German philosopher Hannah Arendt (1906 to 1975) wrote only one essay about education in the midst of her eminently political body of works. The text, entitled “The crisis in education” (1958), published in Brazil in 1974 in the book Entre o passado e o futuro (Between the past and the future), challenges the educational guidelines that were believed to be the most advanced at the time by pedagogues and educators in the United States, where Arendt was living. She intentionally set out on the opposite track from prevailing thought when she advocated an educational system that would not place the highest importance on practice but rather move toward the task of presenting children with a cultural legacy of historical achievements. “The philosopher shows us that changing methods does not solve the problem of education unless there is a discussion about its very substance,” explains Celso Lafer, professor emeritus of the School of Law at the University of São Paulo (USP) and former president of FAPESP.
“The function of a school is to teach children what the world is like, not to instruct them in the art of living,” Arendt wrote in an excerpt from the essay, referring to the New School movement, in which American pragmatist philosopher John Dewey (1859-1952) was the most important figure. That educational line of thought became known for recommending “lifelong learning.” According to Professor Carlota Boto from the School of Education at USP (FE-USP), “Arendt’s essay is an important reference because of her criticism of fads in education and because it pointed out some mistakes that were in vogue, such as attaching value in the classroom only to what the children themselves created.”
The essay by the German philosopher poses several challenges. “The reflections on education are intricate and assume that the reader is reasonably familiar with the complex fabric she uses in her political writings,” says José Sergio Fonseca de Carvalho, a FE-USP professor. Investigating such relationships in the author’s works and thus more fully understanding her thoughts about education has been the focus of Carvalho’s studies for 15 years. The most recent study, his postdoctoral thesis Educação: uma herança sem testamento (Education: a legacy without a will) (2013), will come out in book form under the same title early in 2017, published by Perspectiva. “My thesis does not try to offer technical solutions but rather to question the very raison d’être of the educational process,” says Carvalho in a comment consistent with the statement by Arendt that the relationship between children and adults “must not be restricted to the science of pedagogy alone,” because “it pertains to everyone.”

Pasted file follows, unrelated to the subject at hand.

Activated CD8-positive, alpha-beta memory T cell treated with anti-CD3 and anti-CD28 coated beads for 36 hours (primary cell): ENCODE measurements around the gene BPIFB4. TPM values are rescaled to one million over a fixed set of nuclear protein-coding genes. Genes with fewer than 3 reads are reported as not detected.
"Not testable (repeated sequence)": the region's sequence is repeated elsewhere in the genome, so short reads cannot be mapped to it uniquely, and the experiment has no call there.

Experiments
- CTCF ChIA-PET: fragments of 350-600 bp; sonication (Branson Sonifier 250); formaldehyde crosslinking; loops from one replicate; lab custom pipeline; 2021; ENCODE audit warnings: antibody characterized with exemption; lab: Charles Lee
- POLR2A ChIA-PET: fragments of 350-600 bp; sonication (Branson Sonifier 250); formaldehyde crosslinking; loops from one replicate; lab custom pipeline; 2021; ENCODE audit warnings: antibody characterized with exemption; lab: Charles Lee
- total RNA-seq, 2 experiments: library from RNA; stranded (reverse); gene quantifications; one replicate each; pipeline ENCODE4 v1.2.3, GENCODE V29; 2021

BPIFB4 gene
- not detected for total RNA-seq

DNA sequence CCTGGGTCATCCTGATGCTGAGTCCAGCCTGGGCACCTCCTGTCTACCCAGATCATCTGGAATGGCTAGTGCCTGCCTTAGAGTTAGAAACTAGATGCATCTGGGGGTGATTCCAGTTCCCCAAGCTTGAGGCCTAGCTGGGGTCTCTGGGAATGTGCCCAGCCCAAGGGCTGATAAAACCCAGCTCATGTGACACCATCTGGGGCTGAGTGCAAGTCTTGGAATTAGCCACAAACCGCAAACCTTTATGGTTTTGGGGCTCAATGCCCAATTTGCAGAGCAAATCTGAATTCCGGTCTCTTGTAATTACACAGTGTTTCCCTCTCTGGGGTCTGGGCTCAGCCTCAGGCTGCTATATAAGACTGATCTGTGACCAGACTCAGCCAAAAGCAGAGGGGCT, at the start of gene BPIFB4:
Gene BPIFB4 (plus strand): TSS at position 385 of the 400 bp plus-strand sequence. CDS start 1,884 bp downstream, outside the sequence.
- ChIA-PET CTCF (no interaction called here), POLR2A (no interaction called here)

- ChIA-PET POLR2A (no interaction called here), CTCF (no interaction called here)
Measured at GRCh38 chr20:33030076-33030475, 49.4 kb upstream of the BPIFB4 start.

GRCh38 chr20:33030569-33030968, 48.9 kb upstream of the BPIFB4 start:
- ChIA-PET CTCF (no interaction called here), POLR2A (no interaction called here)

In attempting to arrive at a deeper understanding of the dichotomy between the concepts of world and life presented by Arendt in “The crisis in Education,” Carvalho found the distinction between public and private domains in works by Arendt such as The Human Condition (1958) and O que é politica? [What is Politics?] (1955). In the private realm, among the tasks in child raising is handling the activities associated with survival and maintaining life while schools perform the function of immortalizing and overcoming an inheritance received from the world. “To Hannah Arendt, that is how training and the educational experience become meaningful in the public realm, not through the preparation of individuals for integration into the economy,” Carvalho explains. According to Maria Helena Patto from the USP Institute of Psychology, who specializes in school psychology, at that point in the text Arendt argues that the task of adapting to society, which schools very often assume to be their duty, “is more deformation than formation.”
Arendt rejected the idea of education provided in the service of any political purpose. “She denounced the instrumentalization of education to suit political purposes and the idea that it is up to the educators to prepare children for a pre-defined idea of citizenship,” says Yara Frateschi, a professor in the Philosophy Department of the Institute of Philosophy and Human Sciences at the University of Campinas (Unicamp) (IFCH-Unicamp). “That can always hide a desire to take the possibility of creating something new out of the hands of new generations.”